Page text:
Restoration, Pastoral Failure, and The Apocalypse
May 21 has come and gone with no rapture.
I spent the last few days listening to my fair share of R.E.M. and creating witty one-liners and end of the world jokes. My snarkiness was cranked up to eleven, until I read a story that made me realize a few things that I forgot along the way:
Robert Fitzpatrick of New York had put his money where his faith is: The 60-year-old retiree spent $140,000 — almost everything he had — on hundreds of billboards proclaiming the Armagedon that Camping predicted.
When it didn’t come, he was standing in New York’s Times Square, surrounded by jeering tourists in a drizzling rain.
“I can’t tell you what I feel right now,” he said. “Obviously, I haven’t understood it correctly because we’re still here.”
This breaks my heart.
Robert Fitzpatrick is hurting.
Robert Fitzpatrick is in need of restoration.
Friday afternoon I had a conversation with a church planter who was telling me about one of the people in his church. He said that he had made a suggestion in passing to this person, one that seemed appropriate at the time, that upon further reflection he wished he had never made. The suggestion took root and the person is pursuing it wholeheartedly. While this person’s course of action is not bad, or even the least bit sinful, the pastor is concerned that it may not be the best thing for them down the road… and he feels somewhat guilty.
Throughout the years I have occasionally been asked how it is that pastoring is such hard work. The misconception is that we spend our time praying, studying scripture, and listening to God… how tough is that? What people miss is how lives can be changed, for good or for ill, on one sentence that we speak to someone who comes to us for counsel. Our actions and our words are held to a higher standard, according to James 3:1, which is more than a little intimidating. While we should not allow this truth to hold ourselves hostage and never counsel, mentor, or spend time with our congregations, we need to be aware of just how powerful our words are in the lives of those who have trusted us enough to come under our leadership. Our words and actions can lead to powerful acts of restoration, or they can lead to disaster.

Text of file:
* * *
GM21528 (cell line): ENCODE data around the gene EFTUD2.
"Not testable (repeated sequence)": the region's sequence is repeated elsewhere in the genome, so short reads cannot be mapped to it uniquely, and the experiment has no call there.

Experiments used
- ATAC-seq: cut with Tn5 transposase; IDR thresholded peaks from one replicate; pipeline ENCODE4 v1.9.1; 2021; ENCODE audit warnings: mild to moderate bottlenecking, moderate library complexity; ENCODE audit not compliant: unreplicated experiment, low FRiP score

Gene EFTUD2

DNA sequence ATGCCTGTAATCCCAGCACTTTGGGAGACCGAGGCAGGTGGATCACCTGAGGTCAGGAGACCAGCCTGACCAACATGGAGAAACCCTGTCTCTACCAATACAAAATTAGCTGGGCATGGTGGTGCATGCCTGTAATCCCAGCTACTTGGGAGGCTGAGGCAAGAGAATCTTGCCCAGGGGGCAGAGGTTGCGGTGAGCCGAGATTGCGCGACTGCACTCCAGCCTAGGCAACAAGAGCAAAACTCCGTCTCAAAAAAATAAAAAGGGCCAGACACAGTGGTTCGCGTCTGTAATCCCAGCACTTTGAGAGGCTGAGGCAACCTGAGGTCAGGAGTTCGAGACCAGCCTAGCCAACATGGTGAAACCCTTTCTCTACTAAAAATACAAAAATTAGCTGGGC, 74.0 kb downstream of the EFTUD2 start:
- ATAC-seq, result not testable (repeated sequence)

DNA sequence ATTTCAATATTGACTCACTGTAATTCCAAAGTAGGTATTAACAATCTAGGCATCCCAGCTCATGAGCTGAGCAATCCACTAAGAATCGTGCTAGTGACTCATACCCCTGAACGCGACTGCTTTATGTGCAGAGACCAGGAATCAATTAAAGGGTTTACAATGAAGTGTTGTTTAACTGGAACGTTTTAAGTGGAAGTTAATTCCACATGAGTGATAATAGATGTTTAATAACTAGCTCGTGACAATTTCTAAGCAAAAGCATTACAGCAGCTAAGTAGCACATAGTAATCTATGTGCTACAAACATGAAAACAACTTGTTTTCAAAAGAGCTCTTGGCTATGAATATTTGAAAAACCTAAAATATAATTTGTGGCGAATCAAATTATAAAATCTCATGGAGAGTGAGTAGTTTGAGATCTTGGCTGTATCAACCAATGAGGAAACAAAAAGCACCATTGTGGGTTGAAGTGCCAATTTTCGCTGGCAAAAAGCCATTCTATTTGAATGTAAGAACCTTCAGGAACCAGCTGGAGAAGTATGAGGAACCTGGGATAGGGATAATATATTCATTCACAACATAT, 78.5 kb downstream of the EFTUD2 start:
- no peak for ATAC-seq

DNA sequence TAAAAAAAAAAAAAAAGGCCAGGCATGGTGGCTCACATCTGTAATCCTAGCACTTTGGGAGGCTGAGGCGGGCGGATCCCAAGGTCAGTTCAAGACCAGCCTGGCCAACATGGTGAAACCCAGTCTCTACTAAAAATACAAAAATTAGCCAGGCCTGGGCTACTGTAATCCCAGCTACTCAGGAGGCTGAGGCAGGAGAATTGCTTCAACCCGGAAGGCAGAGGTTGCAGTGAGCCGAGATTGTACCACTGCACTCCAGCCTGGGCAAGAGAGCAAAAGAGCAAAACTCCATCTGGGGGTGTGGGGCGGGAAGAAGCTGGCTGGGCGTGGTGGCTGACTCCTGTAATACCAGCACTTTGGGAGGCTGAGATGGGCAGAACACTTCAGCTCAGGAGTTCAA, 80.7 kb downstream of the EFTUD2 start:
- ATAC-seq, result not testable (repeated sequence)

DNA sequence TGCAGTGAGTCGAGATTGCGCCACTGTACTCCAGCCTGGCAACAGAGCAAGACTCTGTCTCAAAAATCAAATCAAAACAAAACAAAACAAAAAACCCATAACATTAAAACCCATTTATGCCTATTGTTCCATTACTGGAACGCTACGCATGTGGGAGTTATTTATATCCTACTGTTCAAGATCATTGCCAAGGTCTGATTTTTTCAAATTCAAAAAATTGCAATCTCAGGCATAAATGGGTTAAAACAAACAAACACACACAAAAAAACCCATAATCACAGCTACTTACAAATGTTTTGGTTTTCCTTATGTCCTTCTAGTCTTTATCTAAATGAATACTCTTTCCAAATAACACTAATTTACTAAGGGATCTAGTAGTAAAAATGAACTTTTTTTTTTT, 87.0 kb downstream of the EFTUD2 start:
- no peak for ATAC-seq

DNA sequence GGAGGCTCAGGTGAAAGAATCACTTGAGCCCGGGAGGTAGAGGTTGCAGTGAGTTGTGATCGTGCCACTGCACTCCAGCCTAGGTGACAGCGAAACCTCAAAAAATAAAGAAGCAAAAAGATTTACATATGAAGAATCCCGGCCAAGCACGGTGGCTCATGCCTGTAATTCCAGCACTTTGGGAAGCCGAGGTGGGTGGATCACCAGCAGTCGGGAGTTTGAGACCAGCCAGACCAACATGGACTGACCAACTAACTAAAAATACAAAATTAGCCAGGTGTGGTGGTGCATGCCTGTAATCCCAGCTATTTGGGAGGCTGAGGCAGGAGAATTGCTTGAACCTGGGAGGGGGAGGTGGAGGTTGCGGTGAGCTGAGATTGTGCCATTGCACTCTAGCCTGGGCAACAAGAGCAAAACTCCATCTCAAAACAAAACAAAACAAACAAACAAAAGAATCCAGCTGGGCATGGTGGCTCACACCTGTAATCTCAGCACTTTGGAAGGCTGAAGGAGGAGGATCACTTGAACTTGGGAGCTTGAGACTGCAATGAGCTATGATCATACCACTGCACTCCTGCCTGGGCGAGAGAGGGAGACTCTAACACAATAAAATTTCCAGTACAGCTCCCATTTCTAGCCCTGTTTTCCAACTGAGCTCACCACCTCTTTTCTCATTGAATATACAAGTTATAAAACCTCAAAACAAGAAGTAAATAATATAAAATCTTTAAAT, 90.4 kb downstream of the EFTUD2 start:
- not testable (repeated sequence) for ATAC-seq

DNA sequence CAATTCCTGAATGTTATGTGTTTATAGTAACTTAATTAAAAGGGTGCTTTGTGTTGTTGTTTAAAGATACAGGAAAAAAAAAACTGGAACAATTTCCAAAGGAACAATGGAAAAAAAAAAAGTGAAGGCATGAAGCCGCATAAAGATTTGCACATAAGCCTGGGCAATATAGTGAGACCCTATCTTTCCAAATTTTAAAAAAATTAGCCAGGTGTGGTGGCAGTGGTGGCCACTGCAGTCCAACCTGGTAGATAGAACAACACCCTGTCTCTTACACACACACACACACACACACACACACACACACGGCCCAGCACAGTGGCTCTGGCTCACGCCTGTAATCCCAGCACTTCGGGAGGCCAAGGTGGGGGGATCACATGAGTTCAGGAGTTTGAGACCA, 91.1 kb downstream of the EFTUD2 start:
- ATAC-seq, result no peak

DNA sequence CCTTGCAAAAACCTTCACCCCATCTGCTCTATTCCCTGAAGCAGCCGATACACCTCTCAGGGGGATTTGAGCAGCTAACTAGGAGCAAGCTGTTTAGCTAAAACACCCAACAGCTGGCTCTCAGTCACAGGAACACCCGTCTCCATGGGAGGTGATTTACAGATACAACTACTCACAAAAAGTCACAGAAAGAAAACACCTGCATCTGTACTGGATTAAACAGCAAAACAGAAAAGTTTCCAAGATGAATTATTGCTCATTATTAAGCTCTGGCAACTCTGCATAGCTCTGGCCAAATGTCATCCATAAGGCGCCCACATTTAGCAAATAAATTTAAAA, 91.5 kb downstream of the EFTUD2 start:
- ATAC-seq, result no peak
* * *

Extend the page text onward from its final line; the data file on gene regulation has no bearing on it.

Keeping this in mind, I can not help but wonder how many times I have misled people in the same way as Harold Camping. We may mock Camping, we may poke fun him, but let’s face it: we have given people bad advice, we have led people down wrong paths, and we have made bone-headed leadership decisions. There, but for the grace of God, go I.
Having said this, I am going to ask you to join me in praying for the restoration of those who have sacrificed their homes, life savings, and their relationships in preparation for the rapture that did not come. I am deeply concerned for the faith of our brothers and sisters, and for their ability to sustain themselves financially in the days to come. I can not imagine what has been going through their minds since Saturday night.
We as the church have an opportunity here. While the rest of the world mocks those who were planning on the rapture, what would it look like for the church to step in and demonstrate restoration for these families?
What would it look like for us to welcome them back with open arms?
What would it look like for us to make them whole financially?
I remember reading somewhere about a group of people who sold property and possessions to give to anyone who had need. What would it look like for the church in America to step up, be the church, and restore our brothers and sisters?